Sen. Cotton Helps Translator Leave Afghanistan, Says Thousands Remain Sen. Tom Cotton, R-Ark., asks a question during the Senate Judiciary Committee confirmation hearing in Dirksen Senate Office Building on April 28, 2021, in Washington, D.C. (Tom Williams-Pool/Getty Images)
By Sandy Fitzgerald | Monday, 23 August 2021 02:34 PM
Sen. Tom Cotton, who helped an American translator stranded in Afghanistan and his family get out, appeared with the man on television Monday and pointed out that there are "hundreds and thousands" of Americans like him in Afghanistan who need the U.S. government to "get inside the wire and get back to their country."
The man, whose name was simply reported as Haroon on Fox News' "Fox and Friends" Monday, had appeared on the network last week to beg President Joe Biden and his administration to get him out of Afghanistan and away from the Taliban, and was back with Cotton on Monday to describe his escape.
"There are hundreds and thousands of other Haroons all around Kabul and all around Afghanistan, Americans who are standing by, who need help from our government," Cotton, R-Ark., said Monday. "It's pretty disappointing that it took a freelancer in the United States Senate office who's been working around the clock with all of my young men and women on my team to get help get Haroon out, so many others when it should be the State Department who is providing this information of helping them get out," Cotton said.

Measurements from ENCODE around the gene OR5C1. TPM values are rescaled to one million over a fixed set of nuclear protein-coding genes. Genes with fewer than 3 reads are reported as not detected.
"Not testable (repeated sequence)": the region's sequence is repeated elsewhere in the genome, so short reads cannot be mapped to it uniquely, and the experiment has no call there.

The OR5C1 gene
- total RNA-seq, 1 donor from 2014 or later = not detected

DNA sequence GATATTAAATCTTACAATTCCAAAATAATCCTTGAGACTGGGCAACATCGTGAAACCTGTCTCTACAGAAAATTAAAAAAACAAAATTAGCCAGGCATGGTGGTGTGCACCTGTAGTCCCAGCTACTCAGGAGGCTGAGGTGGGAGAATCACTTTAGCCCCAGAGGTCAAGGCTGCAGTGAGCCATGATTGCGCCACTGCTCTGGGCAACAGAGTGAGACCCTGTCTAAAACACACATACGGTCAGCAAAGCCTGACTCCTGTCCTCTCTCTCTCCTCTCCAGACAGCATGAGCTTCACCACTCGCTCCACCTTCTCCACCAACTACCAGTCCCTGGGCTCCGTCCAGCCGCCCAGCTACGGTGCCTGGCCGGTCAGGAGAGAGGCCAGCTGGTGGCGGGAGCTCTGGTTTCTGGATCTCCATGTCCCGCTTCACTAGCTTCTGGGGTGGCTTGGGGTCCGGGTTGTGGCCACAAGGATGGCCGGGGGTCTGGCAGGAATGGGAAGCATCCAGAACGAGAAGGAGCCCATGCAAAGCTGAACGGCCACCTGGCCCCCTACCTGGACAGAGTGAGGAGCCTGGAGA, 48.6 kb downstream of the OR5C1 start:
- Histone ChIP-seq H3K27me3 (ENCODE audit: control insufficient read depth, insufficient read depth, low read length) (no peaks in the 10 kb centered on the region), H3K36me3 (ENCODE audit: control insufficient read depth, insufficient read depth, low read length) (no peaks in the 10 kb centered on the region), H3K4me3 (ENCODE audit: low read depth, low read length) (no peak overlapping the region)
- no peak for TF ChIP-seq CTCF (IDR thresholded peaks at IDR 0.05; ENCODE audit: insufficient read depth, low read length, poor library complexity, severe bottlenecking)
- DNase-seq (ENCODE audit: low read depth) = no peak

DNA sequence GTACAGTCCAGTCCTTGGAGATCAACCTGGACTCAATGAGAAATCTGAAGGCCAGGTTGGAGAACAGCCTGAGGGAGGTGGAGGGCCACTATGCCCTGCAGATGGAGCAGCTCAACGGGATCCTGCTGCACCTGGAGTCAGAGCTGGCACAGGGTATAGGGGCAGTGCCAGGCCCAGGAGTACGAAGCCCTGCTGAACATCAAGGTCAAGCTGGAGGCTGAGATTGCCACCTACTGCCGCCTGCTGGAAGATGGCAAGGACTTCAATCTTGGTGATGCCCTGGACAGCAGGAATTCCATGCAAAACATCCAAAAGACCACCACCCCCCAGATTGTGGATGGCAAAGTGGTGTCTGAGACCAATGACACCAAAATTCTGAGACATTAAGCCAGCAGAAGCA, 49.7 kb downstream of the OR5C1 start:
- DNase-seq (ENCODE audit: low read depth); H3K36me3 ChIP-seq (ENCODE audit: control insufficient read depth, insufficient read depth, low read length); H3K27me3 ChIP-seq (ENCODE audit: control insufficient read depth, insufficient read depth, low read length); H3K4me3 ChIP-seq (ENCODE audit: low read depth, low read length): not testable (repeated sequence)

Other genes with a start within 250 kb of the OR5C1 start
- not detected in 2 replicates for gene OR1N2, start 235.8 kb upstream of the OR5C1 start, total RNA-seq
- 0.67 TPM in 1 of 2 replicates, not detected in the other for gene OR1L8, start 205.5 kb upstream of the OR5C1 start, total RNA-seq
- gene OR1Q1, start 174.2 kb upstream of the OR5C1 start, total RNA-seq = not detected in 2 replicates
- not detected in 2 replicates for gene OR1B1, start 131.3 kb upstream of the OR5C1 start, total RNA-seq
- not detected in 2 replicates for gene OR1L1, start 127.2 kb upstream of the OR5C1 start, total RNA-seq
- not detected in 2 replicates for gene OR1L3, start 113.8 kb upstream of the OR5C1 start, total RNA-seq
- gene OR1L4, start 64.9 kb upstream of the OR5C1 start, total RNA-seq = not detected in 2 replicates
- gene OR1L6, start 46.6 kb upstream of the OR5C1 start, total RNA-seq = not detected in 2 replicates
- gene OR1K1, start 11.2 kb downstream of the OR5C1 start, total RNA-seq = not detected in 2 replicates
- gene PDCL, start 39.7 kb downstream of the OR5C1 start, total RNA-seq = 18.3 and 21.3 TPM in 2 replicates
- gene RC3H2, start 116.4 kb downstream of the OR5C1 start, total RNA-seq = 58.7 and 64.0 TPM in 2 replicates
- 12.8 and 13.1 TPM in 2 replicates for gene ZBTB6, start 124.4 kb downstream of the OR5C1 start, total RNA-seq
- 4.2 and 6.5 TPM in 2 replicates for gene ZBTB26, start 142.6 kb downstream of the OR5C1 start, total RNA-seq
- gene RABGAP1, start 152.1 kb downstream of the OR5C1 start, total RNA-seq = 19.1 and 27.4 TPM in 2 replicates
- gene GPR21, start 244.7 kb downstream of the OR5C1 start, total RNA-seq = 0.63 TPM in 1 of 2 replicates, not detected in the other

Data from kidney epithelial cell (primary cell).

He also called on Biden to declare that American forces will stay in Afghanistan "for as long as our people are there. That's what we owe our fellow countrymen."
Cotton served in Afghanistan in 2008-09 as an Army officer. He said Haroon was not his translator but had contacted his office last week, and that his staff helped Haroon navigate from his home to the airport.
Haroon told the program that it would have been "impossible" for him and his family to escape without Cotton's help.
"Everything is fine. We're feeling safe and happy, a little tired. We haven't been sleeping for almost 36 or 40 hours almost, but yeah, we made it," Haroon said.
Last week, when Haroon appeared on the program, he said Afghans, including himself, were required to show the Taliban all their paperwork to enter the U.S. embassy to leave, including himself, even though he had told them he is "an American and wanted to go inside."
He said he'd gotten an email saying the embassy was open but he said he was met by the Taliban when he arrived.
"I saw the Taliban sitting there," he said. "I couldn't give myself the courage to go and ask them, ‘Hey, I'm an American. I want to go in the embassy.’"
"The last day, Mr. Tom Cotton, he tried his best," at the airport, said Haroon. "His people … did their best to help me get out. They gave me a ride from my home to the gate, and from the gate, somehow, they had connections without going through the crowd. They put me all the way in the front, and I got the chance to talk to one of the Americans, so I showed my passport, and they got my kids from over the fence, and then I went behind the wall. They gave me a ladder to get in."
He said he would like to ask Biden to "please help all these families that are on the street. Their kids are not deserving this. They help you and they help America, they help the world. They put their life at risk to help the world, to do the right thing. This is what my family did."